Each UI element that you want to style requires a class element — this indicates which style(s) in your CSS should apply to the element in question.

You'll begin your foray into CSS by styling the buttons in your app.

Update the existing button related code in index.html as in the code block below:

<button type="button" class="addToDo" onclick="createNewToDo()"><img src="img/button_addtodo.png" /></button>
<button type="button" class="removeTasks" onclick="removeCompletedTasks()"><img src="img/button_removetasks.png" /></button>

Notice that you added a class attribute to each button; this will allow you add a CSS style to it later. As well, each button now contains a reference to an image file that will be displayed, instead of the default buttons of the host UI.

You now need to add class attributes to the checkboxes, the textboxes, as well as the other buttons in your app so that they can also be styled using CSS.

Update the JavaScript section of index.html, adding the lines below:

element1.className = "checkbox"; // ADD ME - Add the class name 'checkbox' to element1
element2.setAttribute("onchange", "saveToDoList()");
element2.className = "textbox"; // ADD ME - Add the class name 'textbox' to element2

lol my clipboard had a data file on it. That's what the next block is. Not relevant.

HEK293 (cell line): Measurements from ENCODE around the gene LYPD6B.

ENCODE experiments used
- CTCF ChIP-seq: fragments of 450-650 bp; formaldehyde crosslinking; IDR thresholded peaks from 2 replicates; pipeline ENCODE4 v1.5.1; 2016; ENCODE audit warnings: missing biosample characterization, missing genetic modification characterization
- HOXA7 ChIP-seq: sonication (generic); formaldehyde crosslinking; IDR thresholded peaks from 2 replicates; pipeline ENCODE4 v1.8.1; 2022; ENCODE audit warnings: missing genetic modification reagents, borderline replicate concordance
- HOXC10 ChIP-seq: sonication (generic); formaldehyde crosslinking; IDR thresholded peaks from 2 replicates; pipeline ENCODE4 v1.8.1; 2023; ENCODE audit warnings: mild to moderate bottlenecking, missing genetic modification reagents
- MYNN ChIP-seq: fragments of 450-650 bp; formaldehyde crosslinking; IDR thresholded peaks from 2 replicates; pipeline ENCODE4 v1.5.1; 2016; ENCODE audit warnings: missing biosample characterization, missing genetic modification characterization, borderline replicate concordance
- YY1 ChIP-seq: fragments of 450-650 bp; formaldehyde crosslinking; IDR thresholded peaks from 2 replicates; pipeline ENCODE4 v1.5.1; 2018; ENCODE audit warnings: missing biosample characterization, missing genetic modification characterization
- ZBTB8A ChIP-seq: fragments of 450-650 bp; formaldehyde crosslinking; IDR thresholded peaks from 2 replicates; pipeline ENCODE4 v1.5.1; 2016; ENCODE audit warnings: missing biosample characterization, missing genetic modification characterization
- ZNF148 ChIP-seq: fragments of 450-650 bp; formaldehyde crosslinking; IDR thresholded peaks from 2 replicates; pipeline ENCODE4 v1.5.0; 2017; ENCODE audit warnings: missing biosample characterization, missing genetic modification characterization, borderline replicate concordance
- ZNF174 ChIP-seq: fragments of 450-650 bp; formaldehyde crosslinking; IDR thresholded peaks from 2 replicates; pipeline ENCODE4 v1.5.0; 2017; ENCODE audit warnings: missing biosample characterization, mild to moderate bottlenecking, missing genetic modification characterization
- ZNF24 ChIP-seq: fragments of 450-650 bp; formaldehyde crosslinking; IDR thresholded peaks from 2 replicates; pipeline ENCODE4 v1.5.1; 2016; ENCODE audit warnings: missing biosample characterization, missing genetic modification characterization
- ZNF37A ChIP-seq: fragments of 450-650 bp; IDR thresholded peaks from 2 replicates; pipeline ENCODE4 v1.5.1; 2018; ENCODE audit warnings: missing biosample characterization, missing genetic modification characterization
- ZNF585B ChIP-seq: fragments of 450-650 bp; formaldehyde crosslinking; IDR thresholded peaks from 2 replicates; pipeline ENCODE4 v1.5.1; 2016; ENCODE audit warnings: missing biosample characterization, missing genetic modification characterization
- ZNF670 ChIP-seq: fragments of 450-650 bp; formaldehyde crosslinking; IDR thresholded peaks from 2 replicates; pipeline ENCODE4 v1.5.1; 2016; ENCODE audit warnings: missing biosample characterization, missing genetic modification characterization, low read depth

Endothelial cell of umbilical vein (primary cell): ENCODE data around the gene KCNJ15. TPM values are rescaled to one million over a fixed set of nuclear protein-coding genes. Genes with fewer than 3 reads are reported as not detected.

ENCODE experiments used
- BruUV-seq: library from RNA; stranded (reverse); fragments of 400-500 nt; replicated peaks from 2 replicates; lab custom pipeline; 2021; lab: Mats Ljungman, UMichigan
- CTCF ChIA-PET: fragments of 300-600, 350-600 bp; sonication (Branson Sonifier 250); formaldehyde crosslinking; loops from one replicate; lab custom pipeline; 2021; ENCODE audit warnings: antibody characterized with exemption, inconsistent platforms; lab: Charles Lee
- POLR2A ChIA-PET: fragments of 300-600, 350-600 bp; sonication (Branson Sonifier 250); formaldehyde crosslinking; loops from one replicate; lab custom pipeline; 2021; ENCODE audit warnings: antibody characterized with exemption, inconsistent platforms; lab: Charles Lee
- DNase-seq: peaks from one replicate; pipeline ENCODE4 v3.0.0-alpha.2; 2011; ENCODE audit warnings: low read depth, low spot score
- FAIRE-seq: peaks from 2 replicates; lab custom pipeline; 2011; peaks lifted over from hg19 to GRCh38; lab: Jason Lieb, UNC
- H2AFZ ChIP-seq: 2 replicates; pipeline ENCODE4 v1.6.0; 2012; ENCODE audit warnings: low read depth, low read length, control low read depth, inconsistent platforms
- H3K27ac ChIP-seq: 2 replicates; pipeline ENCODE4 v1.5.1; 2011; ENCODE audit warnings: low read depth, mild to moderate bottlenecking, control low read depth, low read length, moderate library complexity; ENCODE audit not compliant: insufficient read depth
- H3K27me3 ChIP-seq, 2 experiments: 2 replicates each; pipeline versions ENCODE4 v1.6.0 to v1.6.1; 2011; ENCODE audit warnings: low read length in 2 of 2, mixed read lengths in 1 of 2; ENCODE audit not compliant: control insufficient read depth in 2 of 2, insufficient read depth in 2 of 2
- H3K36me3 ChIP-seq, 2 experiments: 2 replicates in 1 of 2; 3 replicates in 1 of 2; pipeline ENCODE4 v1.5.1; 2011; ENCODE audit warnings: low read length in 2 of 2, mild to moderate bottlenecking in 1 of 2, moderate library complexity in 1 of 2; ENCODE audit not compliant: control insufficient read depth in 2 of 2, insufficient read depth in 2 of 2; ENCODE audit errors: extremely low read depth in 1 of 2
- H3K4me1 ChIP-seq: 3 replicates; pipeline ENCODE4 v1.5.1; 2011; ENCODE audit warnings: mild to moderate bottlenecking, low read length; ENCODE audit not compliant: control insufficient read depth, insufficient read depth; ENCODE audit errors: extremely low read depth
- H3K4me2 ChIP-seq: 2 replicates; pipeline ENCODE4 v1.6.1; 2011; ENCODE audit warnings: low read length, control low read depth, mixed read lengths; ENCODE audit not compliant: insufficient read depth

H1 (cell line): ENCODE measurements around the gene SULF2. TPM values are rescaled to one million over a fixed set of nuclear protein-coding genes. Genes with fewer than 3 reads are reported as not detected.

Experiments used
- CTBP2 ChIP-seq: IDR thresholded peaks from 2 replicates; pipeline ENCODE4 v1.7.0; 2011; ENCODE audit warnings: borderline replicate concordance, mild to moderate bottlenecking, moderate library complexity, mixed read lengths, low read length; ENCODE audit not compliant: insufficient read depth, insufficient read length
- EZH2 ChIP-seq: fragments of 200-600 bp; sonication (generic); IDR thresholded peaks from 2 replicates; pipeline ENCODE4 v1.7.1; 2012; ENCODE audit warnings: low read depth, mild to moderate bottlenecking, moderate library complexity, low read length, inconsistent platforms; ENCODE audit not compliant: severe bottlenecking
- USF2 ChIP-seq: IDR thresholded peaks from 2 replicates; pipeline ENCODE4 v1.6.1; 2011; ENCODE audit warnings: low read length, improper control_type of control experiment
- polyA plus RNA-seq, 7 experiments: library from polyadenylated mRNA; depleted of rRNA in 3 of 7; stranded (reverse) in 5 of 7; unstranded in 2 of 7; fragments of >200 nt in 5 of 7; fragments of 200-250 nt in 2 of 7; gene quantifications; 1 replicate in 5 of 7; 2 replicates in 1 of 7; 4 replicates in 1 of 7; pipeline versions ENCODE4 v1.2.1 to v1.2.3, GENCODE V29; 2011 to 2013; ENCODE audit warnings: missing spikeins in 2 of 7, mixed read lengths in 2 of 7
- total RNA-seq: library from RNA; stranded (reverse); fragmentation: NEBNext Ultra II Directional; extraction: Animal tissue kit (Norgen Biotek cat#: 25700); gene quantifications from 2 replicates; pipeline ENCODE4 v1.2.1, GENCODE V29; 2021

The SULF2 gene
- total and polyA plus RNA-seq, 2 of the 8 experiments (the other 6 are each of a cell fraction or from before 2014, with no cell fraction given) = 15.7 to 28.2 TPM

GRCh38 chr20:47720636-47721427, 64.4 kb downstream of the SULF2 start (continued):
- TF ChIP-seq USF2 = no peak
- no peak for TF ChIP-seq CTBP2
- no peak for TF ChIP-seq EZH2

element3.setAttribute("onclick", "viewSelectedRow(document.getElementById('text' +");
element3.className = "viewButton"; // ADD ME - Add the class name 'viewButton' to element3
element4.setAttribute("onclick", "deleteSelectedRow(this)");
element4.className = "deleteButton"; // ADD ME - Add the class name 'deleteButton' to element4

Now it's time to define all of the styles you've been referencing in your HTML above.

Open index.css (found in the css folder of your project), and find the following lines at the top:

background-image:linear-gradient(top, #A7A7A7 0%, #E4E4E4 51%);
background-image:-webkit-linear-gradient(top, #A7A7A7 0%, #E4E4E4 51%);
background-image:-ms-linear-gradient(top, #A7A7A7 0%, #E4E4E4 51%);
    left top,
    left bottom,
    color-stop(0, #A7A7A7),
    color-stop(0.51, #E4E4E4)

Those lines were providing the background gradient effect, which you won't need in your app. You'll be replacing it with something more fitting to your post-apocalyptic masterpiece!

Replace all of those lines with the following one line of code:

background-image: url('../img/bg_pattern.png');